"Speaking of perplexities——" said Mr. Wilson, throwing down a magazine on the table in the commercial room of the Railway Hotel.

"Who was speaking of perplexities?" inquired Mr. Stubbs.

"Well, then, reading about them, if you want to be exact—it just occurred to me that perhaps you three men may be interested in a little matter connected with myself."

It was Christmas Eve, and the four commercial travellers were spending the holiday at Grassminster. 
Probably each suspected that the others had no homes, and perhaps each was conscious of the fact that he was in that predicament himself. 
In any case they seemed to be perfectly comfortable, and as they drew round the cheerful fire the conversation became general.

"What is the difficulty?" asked Mr. Packhurst.

"There's no difficulty in the matter, when you rightly understand it. It is like this. 
A man named Parker had a flying-machine that would carry two. 
He was a venturesome sort of chap—reckless, I should call him—and he had some bother in finding a man willing to risk his life in making an ascent with him. 
However, an uncle of mine thought he would chance it, and one fine morning he took his seat in the machine and she started off well. When they were up about a thousand feet, my nephew suddenly——"

"Here, stop, Wilson! What was your nephew doing there? You said your uncle," interrupted Mr. Stubbs.

"Did I? Well, it does not matter. 
My nephew suddenly turned to Parker and said that the engine wasn't running well, so Parker called out to my uncle——"

"Look here," broke in Mr. Waterson, "we are getting mixed. 
Was it your uncle or your nephew? 
Let's have it one way or the other."

"What I said is quite right. 
Parker called out to my uncle to do something or other, when my nephew——"

"There you are again, Wilson," cried Mr. Stubbs; "once for all, are we to understand that both your uncle and your nephew were on the machine?"

"Certainly. I thought I made that clear. Where was I? Well, my nephew shouted back to Parker——"

"Phew! I'm sorry to interrupt you again, Wilson, but we can't get on like this. Is it true that the machine would only carry two?"

"Of course. I said at the start that it only carried two."

"Then what in the name of aerostation do you mean by saying that there were three persons on board?" shouted Mr. Stubbs.

"Who said there were three?"

"You have told us that Parker, your uncle, and your nephew went up on this blessed flying-machine."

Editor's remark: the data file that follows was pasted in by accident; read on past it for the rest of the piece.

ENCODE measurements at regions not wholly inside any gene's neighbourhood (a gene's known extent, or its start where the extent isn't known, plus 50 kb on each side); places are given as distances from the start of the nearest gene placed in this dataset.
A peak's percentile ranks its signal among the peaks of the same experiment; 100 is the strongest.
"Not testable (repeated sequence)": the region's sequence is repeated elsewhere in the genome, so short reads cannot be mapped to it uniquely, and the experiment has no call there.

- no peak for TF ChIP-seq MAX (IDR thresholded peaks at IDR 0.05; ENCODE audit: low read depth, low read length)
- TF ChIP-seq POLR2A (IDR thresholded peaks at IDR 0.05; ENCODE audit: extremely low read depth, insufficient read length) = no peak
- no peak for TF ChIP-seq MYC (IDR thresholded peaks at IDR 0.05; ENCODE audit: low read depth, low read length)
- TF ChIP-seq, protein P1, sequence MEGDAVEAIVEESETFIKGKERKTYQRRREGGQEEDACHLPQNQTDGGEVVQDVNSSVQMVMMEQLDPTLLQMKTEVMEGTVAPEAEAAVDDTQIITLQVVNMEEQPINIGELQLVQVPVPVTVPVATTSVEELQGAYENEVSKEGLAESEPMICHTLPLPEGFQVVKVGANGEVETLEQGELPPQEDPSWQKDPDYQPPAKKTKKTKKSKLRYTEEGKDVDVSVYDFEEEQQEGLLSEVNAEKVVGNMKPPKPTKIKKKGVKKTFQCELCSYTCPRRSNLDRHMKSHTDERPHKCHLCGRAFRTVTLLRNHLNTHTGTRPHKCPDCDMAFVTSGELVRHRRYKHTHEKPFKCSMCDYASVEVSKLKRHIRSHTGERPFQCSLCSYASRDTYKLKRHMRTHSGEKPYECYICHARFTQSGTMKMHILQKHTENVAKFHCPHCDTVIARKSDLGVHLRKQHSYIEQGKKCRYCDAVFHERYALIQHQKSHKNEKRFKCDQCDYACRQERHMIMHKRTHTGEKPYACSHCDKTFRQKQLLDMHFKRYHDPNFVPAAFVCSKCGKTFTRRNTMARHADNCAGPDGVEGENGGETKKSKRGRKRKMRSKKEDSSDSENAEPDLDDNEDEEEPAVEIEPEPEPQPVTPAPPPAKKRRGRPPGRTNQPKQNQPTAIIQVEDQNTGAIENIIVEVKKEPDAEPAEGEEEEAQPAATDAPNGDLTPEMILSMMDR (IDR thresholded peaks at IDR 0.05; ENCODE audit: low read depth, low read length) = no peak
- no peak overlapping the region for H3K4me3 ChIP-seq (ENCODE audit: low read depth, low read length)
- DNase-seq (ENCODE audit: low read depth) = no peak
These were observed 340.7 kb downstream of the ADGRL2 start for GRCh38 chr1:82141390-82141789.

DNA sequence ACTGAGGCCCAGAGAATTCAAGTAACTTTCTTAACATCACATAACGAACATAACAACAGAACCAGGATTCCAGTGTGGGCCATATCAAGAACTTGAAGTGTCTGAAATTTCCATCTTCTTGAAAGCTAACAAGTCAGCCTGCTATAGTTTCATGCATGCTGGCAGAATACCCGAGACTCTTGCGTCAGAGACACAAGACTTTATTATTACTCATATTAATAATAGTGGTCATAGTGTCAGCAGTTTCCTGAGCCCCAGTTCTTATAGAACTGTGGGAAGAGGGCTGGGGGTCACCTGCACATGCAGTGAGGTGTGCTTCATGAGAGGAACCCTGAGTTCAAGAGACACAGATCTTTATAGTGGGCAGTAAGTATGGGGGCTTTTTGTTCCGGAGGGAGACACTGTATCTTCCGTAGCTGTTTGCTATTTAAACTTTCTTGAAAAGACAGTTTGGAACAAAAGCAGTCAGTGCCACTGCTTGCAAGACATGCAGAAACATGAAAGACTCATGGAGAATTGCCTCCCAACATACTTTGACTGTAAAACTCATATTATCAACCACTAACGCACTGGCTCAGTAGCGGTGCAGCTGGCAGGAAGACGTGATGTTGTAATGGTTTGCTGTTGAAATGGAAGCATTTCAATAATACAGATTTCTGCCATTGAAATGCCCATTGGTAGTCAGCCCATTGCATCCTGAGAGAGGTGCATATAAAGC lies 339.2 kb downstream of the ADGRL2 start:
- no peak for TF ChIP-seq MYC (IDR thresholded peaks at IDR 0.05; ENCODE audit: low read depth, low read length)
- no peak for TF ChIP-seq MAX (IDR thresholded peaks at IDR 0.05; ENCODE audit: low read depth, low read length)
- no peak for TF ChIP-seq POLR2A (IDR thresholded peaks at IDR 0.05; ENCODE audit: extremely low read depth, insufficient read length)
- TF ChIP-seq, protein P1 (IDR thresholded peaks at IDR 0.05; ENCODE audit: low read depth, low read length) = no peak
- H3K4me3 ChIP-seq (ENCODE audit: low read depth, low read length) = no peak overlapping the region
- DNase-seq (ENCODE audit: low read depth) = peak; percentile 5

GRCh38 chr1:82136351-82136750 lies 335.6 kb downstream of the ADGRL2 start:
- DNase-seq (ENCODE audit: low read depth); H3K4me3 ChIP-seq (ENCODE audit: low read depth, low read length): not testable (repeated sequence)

"That's right."

"And the thing would only carry two!"

"Right again."

"Wilson, I have known you for some time as a truthful man and a temperate man," said Mr. Stubbs, solemnly. 
"But I am afraid since you took up that new line of goods you have overworked yourself."

"Half a minute, Stubbs," interposed Mr. Waterson. "I see clearly where we all slipped a cog. Of course, Wilson, you meant us to understand that Parker is either your uncle or your nephew. Now we shall be all right if you will just tell us whether Parker is your uncle or nephew."

"He is no relation to me whatever."

The three men sighed and looked anxiously at one another. 
Mr. Stubbs got up from his chair to reach the matches, Mr. Packhurst proceeded to wind up his watch, and Mr. Waterson took up the poker to attend to the fire. 
It was an awkward moment, for at the season of goodwill nobody wished to tell Mr. Wilson exactly what was in his mind.

"It's curious," said Mr. Wilson, very deliberately, "and it's rather sad, how thick-headed some people are. 
You don't seem to grip the facts. 
It never seems to have occurred to either of you that my uncle and my nephew are one and the same man."

"What!" exclaimed all three together.

"Yes; David George Linklater is my uncle, and he is also my nephew. Consequently, I am both his uncle and nephew. Queer, isn't it? I'll explain how it comes about."

Mr. Wilson put the case so very simply that the three men saw how it might happen without any marriage within the prohibited degrees. 
Perhaps the reader can work it out for himself.

See answer

Math Genius